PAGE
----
By Giuseppe Rohr, 1297528
What is Neuromarketing?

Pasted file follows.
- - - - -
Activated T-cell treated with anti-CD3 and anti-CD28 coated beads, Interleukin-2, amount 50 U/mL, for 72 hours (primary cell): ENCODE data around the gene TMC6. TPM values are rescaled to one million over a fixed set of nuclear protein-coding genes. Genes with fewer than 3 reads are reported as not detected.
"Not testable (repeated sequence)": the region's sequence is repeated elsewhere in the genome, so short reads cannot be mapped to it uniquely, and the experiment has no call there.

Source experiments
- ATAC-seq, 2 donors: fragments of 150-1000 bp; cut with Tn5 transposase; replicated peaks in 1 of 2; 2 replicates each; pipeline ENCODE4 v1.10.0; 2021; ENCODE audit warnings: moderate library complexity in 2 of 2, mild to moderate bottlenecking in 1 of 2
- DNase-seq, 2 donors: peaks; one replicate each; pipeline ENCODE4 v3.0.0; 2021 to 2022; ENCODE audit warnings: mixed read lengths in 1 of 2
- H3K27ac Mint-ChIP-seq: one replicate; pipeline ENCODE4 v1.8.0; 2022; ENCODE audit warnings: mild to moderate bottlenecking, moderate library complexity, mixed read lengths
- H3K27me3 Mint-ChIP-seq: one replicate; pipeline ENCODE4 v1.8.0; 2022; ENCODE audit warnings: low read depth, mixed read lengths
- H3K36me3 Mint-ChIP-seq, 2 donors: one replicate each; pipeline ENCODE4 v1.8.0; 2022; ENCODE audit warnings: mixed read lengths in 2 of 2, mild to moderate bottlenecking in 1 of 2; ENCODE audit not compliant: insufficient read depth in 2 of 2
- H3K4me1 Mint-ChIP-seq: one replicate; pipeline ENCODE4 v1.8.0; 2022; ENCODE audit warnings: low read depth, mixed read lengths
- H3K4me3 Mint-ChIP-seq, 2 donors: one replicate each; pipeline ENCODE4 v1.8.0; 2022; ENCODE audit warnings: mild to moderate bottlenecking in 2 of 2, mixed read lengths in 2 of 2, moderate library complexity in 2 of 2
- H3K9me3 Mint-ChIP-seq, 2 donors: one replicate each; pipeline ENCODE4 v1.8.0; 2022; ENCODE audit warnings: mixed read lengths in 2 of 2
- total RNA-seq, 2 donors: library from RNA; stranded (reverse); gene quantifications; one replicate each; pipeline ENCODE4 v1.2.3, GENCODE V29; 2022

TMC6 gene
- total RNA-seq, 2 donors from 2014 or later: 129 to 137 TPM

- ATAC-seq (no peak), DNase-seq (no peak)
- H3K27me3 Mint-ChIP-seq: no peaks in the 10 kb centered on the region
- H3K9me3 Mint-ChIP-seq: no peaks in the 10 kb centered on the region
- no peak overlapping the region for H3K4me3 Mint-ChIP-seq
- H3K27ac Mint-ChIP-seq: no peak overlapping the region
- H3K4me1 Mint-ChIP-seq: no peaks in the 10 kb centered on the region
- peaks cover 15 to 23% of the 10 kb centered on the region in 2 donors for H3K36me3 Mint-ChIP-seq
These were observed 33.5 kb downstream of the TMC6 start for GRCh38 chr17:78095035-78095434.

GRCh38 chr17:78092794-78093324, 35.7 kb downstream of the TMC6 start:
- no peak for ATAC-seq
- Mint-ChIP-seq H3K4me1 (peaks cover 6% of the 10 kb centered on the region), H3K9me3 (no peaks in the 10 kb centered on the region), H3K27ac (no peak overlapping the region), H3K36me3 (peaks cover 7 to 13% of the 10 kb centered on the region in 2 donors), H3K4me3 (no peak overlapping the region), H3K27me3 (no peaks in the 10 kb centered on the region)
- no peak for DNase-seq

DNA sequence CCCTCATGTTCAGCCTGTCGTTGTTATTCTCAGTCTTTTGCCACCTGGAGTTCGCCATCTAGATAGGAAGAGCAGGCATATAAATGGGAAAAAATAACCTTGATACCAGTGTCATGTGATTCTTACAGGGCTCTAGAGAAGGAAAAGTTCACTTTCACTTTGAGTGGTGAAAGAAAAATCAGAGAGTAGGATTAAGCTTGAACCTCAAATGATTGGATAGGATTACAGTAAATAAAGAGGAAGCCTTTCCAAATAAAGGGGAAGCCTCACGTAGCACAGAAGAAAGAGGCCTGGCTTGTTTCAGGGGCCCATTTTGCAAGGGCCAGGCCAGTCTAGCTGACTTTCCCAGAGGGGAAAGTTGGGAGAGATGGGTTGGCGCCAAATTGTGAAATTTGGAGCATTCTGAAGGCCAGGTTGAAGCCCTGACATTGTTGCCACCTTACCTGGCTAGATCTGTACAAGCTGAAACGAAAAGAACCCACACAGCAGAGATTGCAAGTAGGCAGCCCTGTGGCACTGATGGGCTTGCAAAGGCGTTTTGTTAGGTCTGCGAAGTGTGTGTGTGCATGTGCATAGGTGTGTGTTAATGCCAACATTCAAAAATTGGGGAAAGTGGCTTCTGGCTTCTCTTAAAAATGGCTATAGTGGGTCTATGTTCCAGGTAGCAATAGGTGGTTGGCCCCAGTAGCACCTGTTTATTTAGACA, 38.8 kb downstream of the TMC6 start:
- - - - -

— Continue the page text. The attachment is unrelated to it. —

Neuromarketing is a new field of study, which combines neurosciences and marketing. It studies consumers' sensorimotor, cognitive, and affective response to marketing stimuli, by using medical technologies, such as functional magnetic resonance imaging (fMRI), electroencephalography (EEG) and steady state topography (SST). Researchers aim to measure brain activity in response to certain stimuli and changes in consumers’ physiological state (heart rate, respiratory rate, galvanic skin response) to learn and understand what actually happens in consumers’ brain, why consumers make the decisions they do and what part of the brain is telling them to do it. Neuromarketing enables us to obtain a more objective insight into human information processing and emotional phenomena. In 2005 VBS, the advertising sales operation for MTV, VH1 and Nickelodeon, presented the results of an interesting neuromarketing study. The study was conducted at a London hospital, using a group of people aged between 18 and 34. The experiment measured brain activity while TV ads were screened. It found that advertising content that is relevant to the programme environment in which it appears is on average is 24% more likely to generate brain activity in the areas of the brain commonly associated with advertising effectiveness. The study also found that advertising generates more brain activity than the programming in which it appears, if it is relevant. Nick Bampton, managing director of VBS, said: "We are all too concerned with relative price rather than focusing on advertising effectiveness, which is the key driver for return on investment." This study clearly shows at least one way how neuromarketing could improve the effectiveness of advertisement. This is a really simple application, though. Hopefully, as the studies will go on, there will be more important findings on how our brain works. Criticism